As the winner for the Best Short Subject Award for his film Incident At Toshi Station, for the Fan Movie Challenge presented by Lucasfilm and AtomFilms, filmmaker Michael McMahan gives fans a humorous glimpse of what it must be like to lose an AT-AT in a mall parking lot.
What is the backstory regarding your film? Where did you get your idea for your film?
We had an old AT-AT toy in our kitchen above our fridge, and a couple months later an AT-AT action figure ended up on the other side of the room above some cabinets. I liked the idea of an action figure who wasn’t facing the AT-AT and appeared like he was looking for it in the parking lot. Eventually we started joking that he’s probably clicking his keys, listening for the horn. Combine all that with a group of guys who are already making comedic video shorts, and there you go.
Why did you decide to make a fan film? How has George Lucas and his films influence your work?
I made a Star Wars short because it’s something that my friends and I have always been huge fans of, and we tend to make fun of the things that we love. We have other shorts that have nothing to do with Star Wars, but are particularly proud of Incident At Toshi Station.
As for George influencing our work: I doubt we would have had the tools or the interest in a blue screen, stop-motion animation without him. Would anyone be using a blue screen?
What is your background in film? Did you make films as a youngster?
I studied drama at Kenyon College, ran a sketch comedy group called Beyond Therapy that did live shows there, and now I work as a production assistant at South Park Studios.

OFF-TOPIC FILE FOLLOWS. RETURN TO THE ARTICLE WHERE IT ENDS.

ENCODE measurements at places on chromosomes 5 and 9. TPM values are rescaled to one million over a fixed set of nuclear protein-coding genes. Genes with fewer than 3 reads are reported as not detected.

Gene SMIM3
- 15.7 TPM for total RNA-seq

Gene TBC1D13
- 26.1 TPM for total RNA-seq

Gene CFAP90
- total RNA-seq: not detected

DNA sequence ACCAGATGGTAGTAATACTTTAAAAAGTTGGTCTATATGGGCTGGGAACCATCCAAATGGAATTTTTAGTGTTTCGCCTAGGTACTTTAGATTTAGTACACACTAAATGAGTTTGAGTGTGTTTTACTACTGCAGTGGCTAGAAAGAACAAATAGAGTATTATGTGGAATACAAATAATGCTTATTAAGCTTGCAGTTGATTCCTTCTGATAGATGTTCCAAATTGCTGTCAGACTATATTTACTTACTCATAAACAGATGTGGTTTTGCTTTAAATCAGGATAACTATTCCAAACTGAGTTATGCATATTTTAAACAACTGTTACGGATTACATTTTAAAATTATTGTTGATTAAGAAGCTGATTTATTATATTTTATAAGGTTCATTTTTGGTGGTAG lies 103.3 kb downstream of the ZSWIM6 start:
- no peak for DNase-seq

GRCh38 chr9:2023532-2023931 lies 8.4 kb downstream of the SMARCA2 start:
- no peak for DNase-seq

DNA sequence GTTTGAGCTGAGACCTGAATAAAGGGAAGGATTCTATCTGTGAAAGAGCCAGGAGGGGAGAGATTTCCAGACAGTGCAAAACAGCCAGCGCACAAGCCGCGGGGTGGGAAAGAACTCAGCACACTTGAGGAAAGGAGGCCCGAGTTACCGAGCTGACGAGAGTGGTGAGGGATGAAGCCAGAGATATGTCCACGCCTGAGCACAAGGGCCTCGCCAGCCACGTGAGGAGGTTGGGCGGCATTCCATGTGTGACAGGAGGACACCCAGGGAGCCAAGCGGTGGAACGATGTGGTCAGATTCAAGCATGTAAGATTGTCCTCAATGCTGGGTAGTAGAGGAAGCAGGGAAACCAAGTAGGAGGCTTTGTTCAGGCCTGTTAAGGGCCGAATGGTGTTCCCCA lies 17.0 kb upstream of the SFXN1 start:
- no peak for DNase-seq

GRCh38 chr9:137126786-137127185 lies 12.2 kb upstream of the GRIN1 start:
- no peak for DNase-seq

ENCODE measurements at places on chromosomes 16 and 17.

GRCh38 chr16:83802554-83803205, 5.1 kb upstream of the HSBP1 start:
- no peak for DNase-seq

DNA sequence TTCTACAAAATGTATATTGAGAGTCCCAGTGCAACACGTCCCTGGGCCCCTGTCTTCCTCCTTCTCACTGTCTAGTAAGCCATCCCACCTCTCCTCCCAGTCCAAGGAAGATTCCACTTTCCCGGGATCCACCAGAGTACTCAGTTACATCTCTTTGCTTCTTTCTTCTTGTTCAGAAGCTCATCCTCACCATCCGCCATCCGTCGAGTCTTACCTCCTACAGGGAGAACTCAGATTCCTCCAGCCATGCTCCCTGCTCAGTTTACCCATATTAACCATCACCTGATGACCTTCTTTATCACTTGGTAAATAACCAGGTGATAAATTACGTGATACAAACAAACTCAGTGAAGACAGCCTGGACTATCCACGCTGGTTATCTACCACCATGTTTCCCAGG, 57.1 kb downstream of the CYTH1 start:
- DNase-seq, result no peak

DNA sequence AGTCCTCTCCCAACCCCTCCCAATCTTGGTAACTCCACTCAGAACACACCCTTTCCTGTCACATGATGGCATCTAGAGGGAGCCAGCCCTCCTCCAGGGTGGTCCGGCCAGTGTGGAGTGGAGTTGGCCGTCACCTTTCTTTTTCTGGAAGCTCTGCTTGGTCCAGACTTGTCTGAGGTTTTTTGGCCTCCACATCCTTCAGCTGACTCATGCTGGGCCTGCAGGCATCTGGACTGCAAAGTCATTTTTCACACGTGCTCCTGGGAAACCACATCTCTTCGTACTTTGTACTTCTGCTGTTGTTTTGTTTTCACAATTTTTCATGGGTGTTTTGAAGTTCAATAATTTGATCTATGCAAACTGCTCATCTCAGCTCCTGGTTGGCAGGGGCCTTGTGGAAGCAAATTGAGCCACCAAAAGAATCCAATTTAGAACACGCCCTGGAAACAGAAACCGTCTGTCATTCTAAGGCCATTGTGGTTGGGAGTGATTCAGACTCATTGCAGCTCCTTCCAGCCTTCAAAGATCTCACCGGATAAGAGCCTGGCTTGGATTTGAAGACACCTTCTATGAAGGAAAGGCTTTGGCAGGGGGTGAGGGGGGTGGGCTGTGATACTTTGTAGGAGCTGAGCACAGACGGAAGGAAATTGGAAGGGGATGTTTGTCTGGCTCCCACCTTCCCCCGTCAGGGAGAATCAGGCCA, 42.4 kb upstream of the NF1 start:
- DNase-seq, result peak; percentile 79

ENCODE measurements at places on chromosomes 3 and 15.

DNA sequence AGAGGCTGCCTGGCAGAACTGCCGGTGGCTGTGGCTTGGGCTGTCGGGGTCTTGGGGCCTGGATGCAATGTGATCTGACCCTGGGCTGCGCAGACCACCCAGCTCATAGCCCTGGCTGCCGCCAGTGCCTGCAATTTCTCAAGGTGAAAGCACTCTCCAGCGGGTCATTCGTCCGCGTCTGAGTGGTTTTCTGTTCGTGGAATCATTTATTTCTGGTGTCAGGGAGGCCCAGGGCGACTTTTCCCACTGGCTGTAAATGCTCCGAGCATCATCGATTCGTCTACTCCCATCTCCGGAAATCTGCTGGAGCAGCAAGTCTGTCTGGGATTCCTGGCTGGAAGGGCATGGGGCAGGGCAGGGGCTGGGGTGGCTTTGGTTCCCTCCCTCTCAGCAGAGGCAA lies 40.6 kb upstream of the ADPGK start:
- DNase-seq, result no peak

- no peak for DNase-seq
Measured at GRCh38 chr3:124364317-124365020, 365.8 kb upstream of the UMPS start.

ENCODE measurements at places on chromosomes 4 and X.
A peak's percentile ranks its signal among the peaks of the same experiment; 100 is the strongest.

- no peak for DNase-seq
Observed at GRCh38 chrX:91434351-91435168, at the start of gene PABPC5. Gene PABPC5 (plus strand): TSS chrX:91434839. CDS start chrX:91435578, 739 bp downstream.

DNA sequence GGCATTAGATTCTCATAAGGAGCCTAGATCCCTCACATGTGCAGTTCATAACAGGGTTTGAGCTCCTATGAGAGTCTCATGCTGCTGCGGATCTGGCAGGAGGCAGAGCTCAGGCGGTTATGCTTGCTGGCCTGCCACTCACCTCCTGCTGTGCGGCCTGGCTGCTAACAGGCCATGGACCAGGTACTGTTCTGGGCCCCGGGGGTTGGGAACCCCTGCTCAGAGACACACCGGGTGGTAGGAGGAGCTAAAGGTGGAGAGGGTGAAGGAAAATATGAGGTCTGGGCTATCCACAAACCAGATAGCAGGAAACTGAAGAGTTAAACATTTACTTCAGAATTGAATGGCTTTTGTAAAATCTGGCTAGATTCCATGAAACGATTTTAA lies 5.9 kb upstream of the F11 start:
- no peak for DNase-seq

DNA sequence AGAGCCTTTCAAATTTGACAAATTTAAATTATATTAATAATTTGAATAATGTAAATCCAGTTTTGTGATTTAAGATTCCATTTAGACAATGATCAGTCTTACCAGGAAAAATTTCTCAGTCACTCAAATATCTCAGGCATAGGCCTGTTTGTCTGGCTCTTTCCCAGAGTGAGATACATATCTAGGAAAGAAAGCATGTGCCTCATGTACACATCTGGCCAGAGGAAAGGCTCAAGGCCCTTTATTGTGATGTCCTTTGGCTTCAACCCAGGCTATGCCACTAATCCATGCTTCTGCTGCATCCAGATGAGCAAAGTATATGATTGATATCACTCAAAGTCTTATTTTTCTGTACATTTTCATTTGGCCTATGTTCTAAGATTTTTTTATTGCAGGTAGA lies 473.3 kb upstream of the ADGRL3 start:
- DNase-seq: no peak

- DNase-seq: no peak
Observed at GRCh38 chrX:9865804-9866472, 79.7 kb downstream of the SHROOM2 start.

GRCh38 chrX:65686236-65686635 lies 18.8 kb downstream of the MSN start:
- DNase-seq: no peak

What are some of the technical aspects of your film? What did you shoot and edit with?
We hooked up a DV camera to my roommate’s four year old iMac, and shot using a program called Istopmotion. It lets you see the last five or six frames that you’ve shot at once on top of the newest shot. Our director, Tyler Soper, edited it in Final Cut Pro on his G5, and we added the sounds of the gravel in the parking lot by walking on fish tank stones in our garage.
What were some of the challenges and surprised that happened to you as you were creating your movie?
Did you know you can edit an entire hand out of a shot, even if it’s better than the little person who’s supposed to take up the entire frame? Well, you can.
Who were all the people in helping get the film made? Who would you like to thank?
The principle people who made the film are Tyler Soper and Cesare Gagliardoni. All three of us crammed into a room that literally had no space to move in for four days to complete our shooting schedule. Tyler was the one who was able to do all the AfterEffects magic: the blinking lights on the AT-AT and the cars, the blue screen work and the flames. I had the funny idea, but he had the ability to make it actually happen. Cesare is the cowardly lion of the group: in that he has heart — actually a heart-shaped clock necklace that he wears at all times. He did his fair share of animation and calmed me and Tyler down when we were in our “can you make the action figure nod” fight. (The hours were long and that basement got really hot, with the lights and the computer all running and action figures have no necks, so they can’t nod. Deal with it, Tyler.)
Also thanks Mom, for sending us all the cars and for letting me be a total nerd! And thanks to Will, for pointing out the program to let us make the thing! It would have looked way worse if I had been forced to draw it by hand.
Do you have aspirations to make films as a career? Or is this simply a labor of love?
Aspirations, all the way. But to be honest we didn’t think this little guy looking for his ride was ever going to be noticed, much less by George Lucas himself!
Why do you think recognizing fan films is important?
Fan films always have something going for them. Some don’t have money, but make up for it with skill. Some are works of passion, and while they aren’t what you might want to see: someone out there is deeply thrilled that their perfect story was made with their favorite characters. Maybe someone wants to see Chewbacca playing professional baseball with the Chicago Cubs. Maybe that person is me.
If you could meet George Lucas, what would you say?
Who do you have working on your TV show? Can I? Also thanks for The Empire Strikes Back. I owe you for that one, it was awesome.
Head over to starwars.atomfilms.com to watch all the
Check back soon for more profiles on the winning filmmakers.